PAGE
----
Blogtable Archive

Blogtable: Fultz or Ball more likely to have breakout second season?

Each week, we ask our scribes to weigh in on the most important NBA topics of the day.

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More likely to have a breakout sophomore season: Markelle Fultz or Lonzo Ball?

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Steve Aschburner: Lonzo Ball. My hunch is based on the tutelage of LeBron James, who has plenty of incentive to invest time and energy into the Lakers’ top pick from a year ago – and who has gotten plenty of other unproven teammates to blossom (Matthew Dellavedova, Tristan Thompson). Fultz has as much or more pressure on him, to justify his No. 1 status from 2017 (and the trade with Boston), but on a team built around other young stars who won’t be mentoring him. I’m not saying Fultz can’t get back to even, but Ball has a better environment in which to thrive.

Tas Melas: Fultz, because there’s a lot more room for improvement. Outside of scoring, Ball had a productive year across the board last season. He fulfilled his promise as a passer, rebounder, and defender — Fultz has yet to meet expectations in any one aspect of his game. What Ball provides as a player was sort of an after-thought when he was scrutinized last season — “Is he hitting shots?” was really the only question people cared about. If you only listened to the narrative and didn’t watch him play, you wouldn’t think Ball averaged roughly seven assists, seven rebounds, two steals and a block per game. Those are gonna be hard to exceed. Any regular success from Fultz is a breakthrough.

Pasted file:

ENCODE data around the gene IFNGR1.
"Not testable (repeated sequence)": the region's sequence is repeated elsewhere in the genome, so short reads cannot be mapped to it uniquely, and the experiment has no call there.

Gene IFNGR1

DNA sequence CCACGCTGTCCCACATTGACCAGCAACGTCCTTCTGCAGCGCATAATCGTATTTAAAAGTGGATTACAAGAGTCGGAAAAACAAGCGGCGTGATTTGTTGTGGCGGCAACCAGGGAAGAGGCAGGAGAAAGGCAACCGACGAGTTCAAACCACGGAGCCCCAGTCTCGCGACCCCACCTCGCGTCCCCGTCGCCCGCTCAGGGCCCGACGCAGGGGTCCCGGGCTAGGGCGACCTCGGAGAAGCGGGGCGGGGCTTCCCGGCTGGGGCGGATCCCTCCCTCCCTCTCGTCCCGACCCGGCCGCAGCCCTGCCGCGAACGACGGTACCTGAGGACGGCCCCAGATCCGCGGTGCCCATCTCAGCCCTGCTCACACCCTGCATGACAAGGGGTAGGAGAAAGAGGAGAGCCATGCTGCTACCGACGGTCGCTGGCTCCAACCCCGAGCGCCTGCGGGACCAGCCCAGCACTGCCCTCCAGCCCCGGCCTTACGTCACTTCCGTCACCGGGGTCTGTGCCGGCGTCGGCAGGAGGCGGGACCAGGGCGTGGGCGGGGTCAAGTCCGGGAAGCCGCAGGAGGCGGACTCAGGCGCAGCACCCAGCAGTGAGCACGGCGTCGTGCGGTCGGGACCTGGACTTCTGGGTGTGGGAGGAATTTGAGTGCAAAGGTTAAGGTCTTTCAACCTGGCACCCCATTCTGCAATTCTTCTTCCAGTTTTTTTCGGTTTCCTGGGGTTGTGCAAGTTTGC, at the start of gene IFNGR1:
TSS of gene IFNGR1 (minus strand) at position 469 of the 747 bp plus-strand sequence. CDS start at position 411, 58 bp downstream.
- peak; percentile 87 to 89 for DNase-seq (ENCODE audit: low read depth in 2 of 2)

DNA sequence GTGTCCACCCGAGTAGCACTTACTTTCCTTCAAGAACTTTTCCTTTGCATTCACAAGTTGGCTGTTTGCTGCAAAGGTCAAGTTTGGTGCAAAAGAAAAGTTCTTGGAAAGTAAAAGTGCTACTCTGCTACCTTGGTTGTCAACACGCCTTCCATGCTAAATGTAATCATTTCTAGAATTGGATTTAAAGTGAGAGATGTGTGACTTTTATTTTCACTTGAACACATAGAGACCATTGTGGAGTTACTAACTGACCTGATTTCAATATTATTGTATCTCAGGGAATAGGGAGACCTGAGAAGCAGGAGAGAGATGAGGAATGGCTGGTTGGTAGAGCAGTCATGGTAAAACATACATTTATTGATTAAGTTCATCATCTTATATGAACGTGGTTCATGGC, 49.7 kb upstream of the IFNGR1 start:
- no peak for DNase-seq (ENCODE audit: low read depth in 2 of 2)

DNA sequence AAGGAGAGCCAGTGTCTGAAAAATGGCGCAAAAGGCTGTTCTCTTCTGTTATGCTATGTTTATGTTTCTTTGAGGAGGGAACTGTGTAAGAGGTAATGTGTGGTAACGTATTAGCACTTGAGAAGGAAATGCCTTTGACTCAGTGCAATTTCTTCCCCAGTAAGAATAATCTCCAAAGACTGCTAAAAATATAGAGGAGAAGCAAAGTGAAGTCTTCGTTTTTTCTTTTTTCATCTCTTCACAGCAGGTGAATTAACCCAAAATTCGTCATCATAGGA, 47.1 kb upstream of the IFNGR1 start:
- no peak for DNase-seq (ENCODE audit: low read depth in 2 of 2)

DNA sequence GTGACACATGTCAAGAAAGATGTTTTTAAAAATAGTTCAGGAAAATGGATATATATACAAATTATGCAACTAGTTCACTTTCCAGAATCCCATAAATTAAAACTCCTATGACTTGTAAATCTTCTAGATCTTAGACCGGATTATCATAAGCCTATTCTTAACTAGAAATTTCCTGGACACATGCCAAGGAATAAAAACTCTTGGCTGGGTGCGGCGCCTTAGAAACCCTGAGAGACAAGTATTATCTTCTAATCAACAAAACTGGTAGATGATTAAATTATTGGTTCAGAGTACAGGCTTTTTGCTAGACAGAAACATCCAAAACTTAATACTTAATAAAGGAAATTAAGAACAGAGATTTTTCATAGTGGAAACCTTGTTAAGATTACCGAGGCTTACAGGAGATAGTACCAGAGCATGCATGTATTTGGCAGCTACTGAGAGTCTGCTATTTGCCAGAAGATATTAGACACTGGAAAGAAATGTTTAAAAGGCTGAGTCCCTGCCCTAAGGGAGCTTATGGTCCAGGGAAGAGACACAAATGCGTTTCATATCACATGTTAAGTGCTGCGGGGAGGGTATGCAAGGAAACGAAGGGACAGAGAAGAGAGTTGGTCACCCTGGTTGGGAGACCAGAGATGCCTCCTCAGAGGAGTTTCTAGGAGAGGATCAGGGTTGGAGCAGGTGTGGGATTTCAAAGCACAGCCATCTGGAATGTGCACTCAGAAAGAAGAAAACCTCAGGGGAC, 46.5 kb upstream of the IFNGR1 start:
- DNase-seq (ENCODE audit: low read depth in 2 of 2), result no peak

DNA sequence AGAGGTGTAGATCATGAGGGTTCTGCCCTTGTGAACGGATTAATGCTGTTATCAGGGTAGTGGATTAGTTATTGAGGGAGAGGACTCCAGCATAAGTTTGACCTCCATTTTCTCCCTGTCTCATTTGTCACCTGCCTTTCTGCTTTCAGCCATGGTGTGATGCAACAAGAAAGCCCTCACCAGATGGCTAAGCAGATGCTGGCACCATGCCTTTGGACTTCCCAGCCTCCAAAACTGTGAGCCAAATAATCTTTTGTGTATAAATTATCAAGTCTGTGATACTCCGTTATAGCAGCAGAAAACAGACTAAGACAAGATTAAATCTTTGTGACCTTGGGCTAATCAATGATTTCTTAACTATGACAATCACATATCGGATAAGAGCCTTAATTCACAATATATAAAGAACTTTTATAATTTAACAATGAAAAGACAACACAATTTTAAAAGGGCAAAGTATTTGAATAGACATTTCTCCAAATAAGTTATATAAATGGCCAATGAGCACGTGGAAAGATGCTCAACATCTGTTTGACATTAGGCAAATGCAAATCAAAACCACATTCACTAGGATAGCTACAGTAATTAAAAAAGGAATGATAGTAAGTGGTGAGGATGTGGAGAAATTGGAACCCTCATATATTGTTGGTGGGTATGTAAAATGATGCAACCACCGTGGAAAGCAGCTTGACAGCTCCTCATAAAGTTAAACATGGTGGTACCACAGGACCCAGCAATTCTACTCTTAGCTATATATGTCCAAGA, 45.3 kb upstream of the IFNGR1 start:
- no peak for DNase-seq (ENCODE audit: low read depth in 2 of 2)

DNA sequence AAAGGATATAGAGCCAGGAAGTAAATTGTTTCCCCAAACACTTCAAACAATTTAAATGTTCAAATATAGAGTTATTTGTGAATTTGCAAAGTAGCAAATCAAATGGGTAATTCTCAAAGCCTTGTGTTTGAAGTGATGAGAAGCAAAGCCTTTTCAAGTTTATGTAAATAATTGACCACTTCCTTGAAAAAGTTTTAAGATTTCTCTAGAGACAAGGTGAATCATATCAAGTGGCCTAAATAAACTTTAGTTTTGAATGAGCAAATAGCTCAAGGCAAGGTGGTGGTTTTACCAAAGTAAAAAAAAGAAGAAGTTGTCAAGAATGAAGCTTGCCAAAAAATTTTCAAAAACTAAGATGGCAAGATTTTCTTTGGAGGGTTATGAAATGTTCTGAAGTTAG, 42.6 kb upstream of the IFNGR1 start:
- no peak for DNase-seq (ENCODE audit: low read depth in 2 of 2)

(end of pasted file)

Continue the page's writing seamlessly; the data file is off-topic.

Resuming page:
Shaun Powell: Or you could ask: Whose jumper will be better? Because that’s what it might come down to. In this case, I’ll go with Markelle Fultz, whose team will ask a bit more from him mainly because, unlike Ball, he won’t have LeBron James around to steal some of his role.

John Schuhmann: Lonzo Ball. Fultz has the higher ceiling and could be a better scorer than Ball, but Ball is starting from a better place and will probably contribute more to his team’s success. He’s already a strong rebounder and defender, and even if he’s not a good shooter, he’s not hesitant to shoot (which matters). Playing alongside LeBron James is another point for Ball, and we haven’t seen enough from Fultz in the preseason and in Game 1 on Tuesday to be very confident in a breakthrough from the former No. 1 pick.

Sekou Smith: Lonzo Ball. He’ll have the benefit of playing off of LeBron James and won’t have the pressure Markelle Fultz has on him. As much as Ball has to prove on a completely revamped Lakers team, Fultz has even more to prove after his washout rookie season. There are still question marks about his game, both internally and beyond the walls of the Sixers’ fortress. Joel Embiid and Ben Simmons need Fultz to break out now, meanwhile Ball has a buffer now in the form of LeBron, Rajon Rondo and some of the other veterans that have been added to the roster. He’ll have the freedom to carve out a very specific role on a Lakers team that will not be desperate for him to take his game to the next level right away.